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Problem with Pioneer SX-850 receiver

Discussion in 'Troubleshooting and Repair' started by horsetrdr, Oct 13, 2010.

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  1. horsetrdr


    Oct 13, 2010
    Vintage rec'r works fine except for one issue. Virtually no sound comes out of the right channel until I increase the volume to at least a moderate volume (2 lines on the scale). Then once it's on, it stays on fine. Then, if I power the unit off, it will happen again if the volume is low to start. Left channel is fine. If I tap the heat sink with all the power transistors, the sound will cut out of the rt channel. Happens on all sources. Any thoughts?

    All the wires going to the power amp board are wire-wrapped to the transistors, so I was planning on soldering them all to try and eliminate the problem. I tried cleaning the volume control pot wit contact cleaner but no change. Both A and B speakers do the same thing.

    Thx in advance,
  2. davenn

    davenn Moderator

    Sep 5, 2009
    hey Bob,
    yeah sounds like there are some dry joints there somewhere. less likely on the wirewraps more likely on the PCB itself particularly around components are are drawing the most current.
    look on the PCB where it has darkened (browned ) due to heat ... Hi watt resistors, power transistors etc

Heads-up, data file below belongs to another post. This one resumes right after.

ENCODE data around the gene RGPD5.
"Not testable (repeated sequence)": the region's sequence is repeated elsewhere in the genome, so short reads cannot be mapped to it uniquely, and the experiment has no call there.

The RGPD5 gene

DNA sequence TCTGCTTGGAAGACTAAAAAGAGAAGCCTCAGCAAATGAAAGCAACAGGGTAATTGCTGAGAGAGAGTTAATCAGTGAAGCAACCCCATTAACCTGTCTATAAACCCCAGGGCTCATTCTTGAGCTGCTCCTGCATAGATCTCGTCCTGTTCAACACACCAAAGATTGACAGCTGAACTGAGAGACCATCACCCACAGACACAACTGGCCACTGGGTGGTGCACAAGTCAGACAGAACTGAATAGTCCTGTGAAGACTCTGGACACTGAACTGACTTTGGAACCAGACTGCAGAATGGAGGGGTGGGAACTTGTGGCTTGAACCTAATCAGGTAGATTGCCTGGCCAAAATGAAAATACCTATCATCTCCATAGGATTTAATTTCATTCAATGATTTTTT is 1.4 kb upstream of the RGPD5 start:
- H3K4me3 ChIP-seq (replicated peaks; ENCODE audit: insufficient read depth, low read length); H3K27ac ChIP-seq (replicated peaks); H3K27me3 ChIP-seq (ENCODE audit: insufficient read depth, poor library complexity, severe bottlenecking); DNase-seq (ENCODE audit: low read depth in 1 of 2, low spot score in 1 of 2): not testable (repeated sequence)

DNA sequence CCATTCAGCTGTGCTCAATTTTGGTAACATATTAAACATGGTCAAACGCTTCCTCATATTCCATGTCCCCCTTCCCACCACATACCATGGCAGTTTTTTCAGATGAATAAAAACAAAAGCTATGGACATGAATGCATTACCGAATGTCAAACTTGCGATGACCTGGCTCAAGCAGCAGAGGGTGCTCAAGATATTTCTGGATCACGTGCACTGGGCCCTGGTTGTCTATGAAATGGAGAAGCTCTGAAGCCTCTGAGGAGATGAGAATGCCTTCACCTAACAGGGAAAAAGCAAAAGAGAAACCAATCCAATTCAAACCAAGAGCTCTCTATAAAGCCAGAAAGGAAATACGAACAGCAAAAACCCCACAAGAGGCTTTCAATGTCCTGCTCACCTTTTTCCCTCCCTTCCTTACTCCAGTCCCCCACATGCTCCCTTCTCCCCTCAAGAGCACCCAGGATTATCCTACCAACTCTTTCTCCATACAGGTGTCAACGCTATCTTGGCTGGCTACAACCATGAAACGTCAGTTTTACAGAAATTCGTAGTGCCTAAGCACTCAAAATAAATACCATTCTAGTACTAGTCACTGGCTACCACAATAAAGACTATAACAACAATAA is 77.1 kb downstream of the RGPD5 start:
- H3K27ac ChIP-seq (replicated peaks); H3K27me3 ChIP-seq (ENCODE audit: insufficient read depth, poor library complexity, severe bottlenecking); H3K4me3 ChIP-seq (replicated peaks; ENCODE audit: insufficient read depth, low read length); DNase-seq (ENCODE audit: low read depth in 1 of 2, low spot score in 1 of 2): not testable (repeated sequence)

3. shrtrnd


    Jan 15, 2010
    I've got a couple Pioneer receivers from the 1970's.
    Biggest problem is the contacts on the push-button switches. Often not even always the switches for speaker selection. pushbuttons are to multi-contact slide switches. And each circuit has individual left/right selection. You can clean the slide switches themselves, or try to just find replacements if the contacts are just too worn. I know it sounds unlikely, but that's the problem. When you increase the volume, you reach some kind of break-over current through the worn/dirty slide switch contact, and the volume works fine (until you greatly reduce the volume again, or turn the unit off).
  4. horsetrdr


    Oct 13, 2010
    Thx for the replies guys. I think I've isolated it to the amp section by removing the jumpers between the pre-outs and amp-ins and hooking a separate amp to the pre outs. The volume increases smoothly in this case, so I think all the switches and preamp section are ok and I'm gonna focus on looking for the power devices in the power amp section. Wish it was clear which devices go to the right channel. Just FYI I tried soldering many of the wire wrapped joints to no avail.
  5. (*steve*)

    (*steve*) ¡sǝpodᴉʇuɐ ǝɥʇ ɹɐǝɥd Moderator

    Jan 21, 2010
    Oddly enough, wire wrapping can form a better joint than soldering. There's a lot more to it than just wrapping some wire around a post.

    edit: Reference
    Last edited: Oct 18, 2010
  6. horsetrdr


    Oct 13, 2010
    True that. I remember reading a long time ago that the sharp edges on the wrapping posts dig into the wire to form a gas-tight connection, at least in theory, if the wrapping is tight enough.
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